Tag Archives: Genealogy

Start @ Home: North Carolina Virtual Family History Fair

Join the North Carolina Government & Heritage Library and the State Archives of North Carolina for free online live streaming presentations. View on your own on a laptop or desktop or at participating North Carolina libraries.

This year the presentations will be focusing on local collections and resources for local and family history research. Local records, libraries and archives are a treasure trove of excellent information to Start @ Home for research.

Saturday, November 4, 2017

Streaming Online

10:00 AM – 2:00 PM EST

www.ncdcr.gov/family-history  

North Carolina Virtual Family History Fair Schedule

10 AM: Local Collections and Records for Family and Local History

Everything is local, local, local! Staff from the State Archives of North Carolina and the Government and Heritage Library will discuss how information at their repositories will help you in your quest–treasures include local government records, county abstracts, family histories, and other resources.

11 AM: Newspapers and Finding Treasures

Newspapers contain a wealth of information from the articles to the advertisements; information that provides knowledge and insight into periods of time that may change the course of their research. Staff from the Government and Heritage Library, the State Archives of NC, and the North Carolina Digital Heritage Center discuss what and where information is available about both current and historical NC newspapers, tools to access newspaper content, and current, ongoing services to provide access to out of print newspapers.

12 PM: DigitalNC for Family and Local History Research

There are numerous types of materials held by public libraries and other local cultural heritage institutions that can provide invaluable information about local and family history that cannot be found elsewhere.  Kristen Merryman, the Digital Projects Librarian from the North Carolina Digital Heritage Center, will discuss the city directories, yearbooks, and other local level publications that digitalnc.org has freely available for many towns and counties across North Carolina and how they can be used to fill in gaps and enrich your knowledge of your town and family’s past.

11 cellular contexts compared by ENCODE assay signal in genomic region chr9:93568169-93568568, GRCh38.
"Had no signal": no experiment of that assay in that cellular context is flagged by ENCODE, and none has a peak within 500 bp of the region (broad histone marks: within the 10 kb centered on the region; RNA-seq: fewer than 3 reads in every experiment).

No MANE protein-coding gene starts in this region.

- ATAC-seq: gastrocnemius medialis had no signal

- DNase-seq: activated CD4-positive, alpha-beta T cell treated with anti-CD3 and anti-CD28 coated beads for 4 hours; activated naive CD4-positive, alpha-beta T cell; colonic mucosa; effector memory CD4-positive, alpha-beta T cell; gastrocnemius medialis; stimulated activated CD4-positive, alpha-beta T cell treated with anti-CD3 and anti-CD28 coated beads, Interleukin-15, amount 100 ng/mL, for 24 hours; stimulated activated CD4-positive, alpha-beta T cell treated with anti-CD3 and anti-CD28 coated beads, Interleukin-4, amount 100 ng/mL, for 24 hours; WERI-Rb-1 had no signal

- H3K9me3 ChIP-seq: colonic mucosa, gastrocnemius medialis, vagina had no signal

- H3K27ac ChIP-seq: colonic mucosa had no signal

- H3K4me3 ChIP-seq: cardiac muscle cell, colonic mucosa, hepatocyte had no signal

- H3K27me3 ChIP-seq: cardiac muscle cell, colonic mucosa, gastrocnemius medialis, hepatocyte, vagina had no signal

1 PM: Genealogy of a House

Staff from the North Carolina State Historic Preservation Office will discuss different methods of research to uncover the genealogy of your house. Michael Southern, GIS coordinator and senior architectural historian, will demonstrate HPOWEB (http://gis.ncdcr.gov/hpoweb/), a web-based historic properties GIS mapping tool, and review information available in local architectural survey publications and nominations of properties and districts listed in the National Register of Historic Places. Claudia Brown, Survey & National Register Branch supervisor and architectural survey coordinator, will discuss resources for research such as city directories and Sanborn Insurance Fire Maps.  Mitch Wilds, Restoration Services Branch supervisor, will talk about analyzing the building elements of a property in order to date it.

Questions

Call: (919)807-7450

Email: SLNC.reference@ncdcr.gov

Web:  www.ncdcr.gov/family-history

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State Archives Celebrates Archives Month with Free Public Programs

Governor Roy Cooper has proclaimed October 2017 as North Carolina Archives Month and the State Archives of North Carolina presents several programs exploring the relevance of historical records in our lives today.

Home Movie Day

Saturday October 21, 1– 4 p.m.
State Archives of North Carolina; 109 East Jones Street, Raleigh; First Floor Auditorium